We all constantly sit in uncomfortable positions. Because of this, we often crunch neck and back. But can an ordinary crunch in the neck lead to serious consequences? It turns out that the consequences of such actions can even kill.
On the night of March 4, 23-year-old Natalie Kunitski watched a movie in bed with a friend; she stretched her neck and heard a loud crash, but did not pay attention to it, as she constantly crunched her neck. However, when Kunitski tried to reach the bathroom after 15 minutes, she could not move her left leg. Early in the morning of March 5, she was taken to University College London, where doctors discovered that a fracture in the neck damaged the vertebral artery, one of the main arteries of the neck. As a result, a thrombus formed, which provoked a stroke, which in turn caused paralysis on the left side. But she was still lucky, because if the thrombus had time to come off, he would have blocked the vessel or heart valve, which would immediately lead to death.
When we crunch the neck, back or fingers, in our joints there is a reaction to the friction of the synovial fluid. This fluid acts as a lubricant, which expands with a sudden movement, and the pressure around it drops. Since there is an accumulation of gases in the synovial fluid, they can burst under tension and compression, producing a characteristic crunchy sound.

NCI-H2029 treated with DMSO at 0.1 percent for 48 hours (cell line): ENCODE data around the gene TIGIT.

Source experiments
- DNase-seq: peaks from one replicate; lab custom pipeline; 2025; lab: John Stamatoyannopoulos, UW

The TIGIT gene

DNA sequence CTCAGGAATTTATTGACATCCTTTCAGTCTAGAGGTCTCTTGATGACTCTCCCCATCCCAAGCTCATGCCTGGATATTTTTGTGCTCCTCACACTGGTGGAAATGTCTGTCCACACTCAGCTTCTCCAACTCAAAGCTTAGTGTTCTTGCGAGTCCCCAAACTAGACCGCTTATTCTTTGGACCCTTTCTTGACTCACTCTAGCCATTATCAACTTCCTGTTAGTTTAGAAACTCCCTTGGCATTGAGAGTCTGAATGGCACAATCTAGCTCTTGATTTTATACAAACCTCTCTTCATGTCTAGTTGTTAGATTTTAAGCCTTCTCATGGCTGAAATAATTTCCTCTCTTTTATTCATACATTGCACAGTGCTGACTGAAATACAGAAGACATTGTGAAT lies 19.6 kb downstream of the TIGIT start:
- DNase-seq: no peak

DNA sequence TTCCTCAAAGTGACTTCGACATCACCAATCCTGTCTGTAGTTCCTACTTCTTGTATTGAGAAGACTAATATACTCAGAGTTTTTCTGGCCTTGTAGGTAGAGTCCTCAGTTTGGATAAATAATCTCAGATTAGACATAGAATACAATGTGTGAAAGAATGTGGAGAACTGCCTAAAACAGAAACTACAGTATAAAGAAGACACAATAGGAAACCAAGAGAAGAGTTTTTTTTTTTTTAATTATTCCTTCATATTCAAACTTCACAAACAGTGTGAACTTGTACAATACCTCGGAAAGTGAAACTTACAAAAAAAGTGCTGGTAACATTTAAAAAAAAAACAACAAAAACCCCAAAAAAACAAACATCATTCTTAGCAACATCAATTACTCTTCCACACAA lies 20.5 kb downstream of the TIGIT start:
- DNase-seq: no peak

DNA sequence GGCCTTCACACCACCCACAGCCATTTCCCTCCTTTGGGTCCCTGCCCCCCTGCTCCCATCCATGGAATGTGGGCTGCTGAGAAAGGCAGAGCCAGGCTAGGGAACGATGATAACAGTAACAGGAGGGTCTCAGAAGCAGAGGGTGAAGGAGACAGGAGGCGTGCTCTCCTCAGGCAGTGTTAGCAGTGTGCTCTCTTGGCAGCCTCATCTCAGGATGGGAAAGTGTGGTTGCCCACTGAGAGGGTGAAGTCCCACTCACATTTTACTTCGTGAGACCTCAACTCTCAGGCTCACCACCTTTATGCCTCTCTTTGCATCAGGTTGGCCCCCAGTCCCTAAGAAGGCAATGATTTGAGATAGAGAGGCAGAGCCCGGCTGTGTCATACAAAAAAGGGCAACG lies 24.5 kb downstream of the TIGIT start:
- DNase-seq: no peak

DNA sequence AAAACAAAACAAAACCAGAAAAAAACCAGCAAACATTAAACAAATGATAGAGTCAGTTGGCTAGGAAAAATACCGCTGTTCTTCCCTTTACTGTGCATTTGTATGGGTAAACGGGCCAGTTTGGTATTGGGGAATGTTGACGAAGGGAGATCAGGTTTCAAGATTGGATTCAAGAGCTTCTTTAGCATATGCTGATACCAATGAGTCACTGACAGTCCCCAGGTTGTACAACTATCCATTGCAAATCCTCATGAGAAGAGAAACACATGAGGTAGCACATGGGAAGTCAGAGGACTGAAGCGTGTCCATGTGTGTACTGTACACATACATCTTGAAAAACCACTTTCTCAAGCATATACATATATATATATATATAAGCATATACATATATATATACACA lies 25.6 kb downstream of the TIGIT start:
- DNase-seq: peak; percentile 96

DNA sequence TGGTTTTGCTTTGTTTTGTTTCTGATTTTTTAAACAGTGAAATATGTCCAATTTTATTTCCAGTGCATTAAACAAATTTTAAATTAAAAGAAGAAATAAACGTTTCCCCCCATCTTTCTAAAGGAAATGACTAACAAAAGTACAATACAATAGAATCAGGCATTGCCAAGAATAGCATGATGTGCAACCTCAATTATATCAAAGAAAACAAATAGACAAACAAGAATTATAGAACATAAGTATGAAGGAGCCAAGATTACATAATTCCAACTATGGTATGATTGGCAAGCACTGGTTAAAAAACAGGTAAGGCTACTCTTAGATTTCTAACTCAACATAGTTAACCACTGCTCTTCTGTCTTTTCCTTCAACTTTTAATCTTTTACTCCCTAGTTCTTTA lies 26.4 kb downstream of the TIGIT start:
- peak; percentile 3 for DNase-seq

In most cases it is harmless, but if the joint crunches with subsequent pain or swelling, it can mean injury and may require medical intervention. Neck fractures and aggressive manipulations of the cervical vertebrae should be avoided because they can cause breaks in the walls of the critical blood vessels that supply blood to the brain. A neck fracture can also damage nerves, ligaments and bones.
According to news reports, Kunitski’s surgeons were able to repair the damaged artery, although they could not remove the blood clot. Although there is a high probability that the thrombus will dissolve over time, without causing further damage, Kunitski’s paralysis persisted for several weeks after the operation. After a month of physiotherapy, the woman managed to restore movement in her limbs and fingers, although she still goes to rehabilitation.
Source: Live Science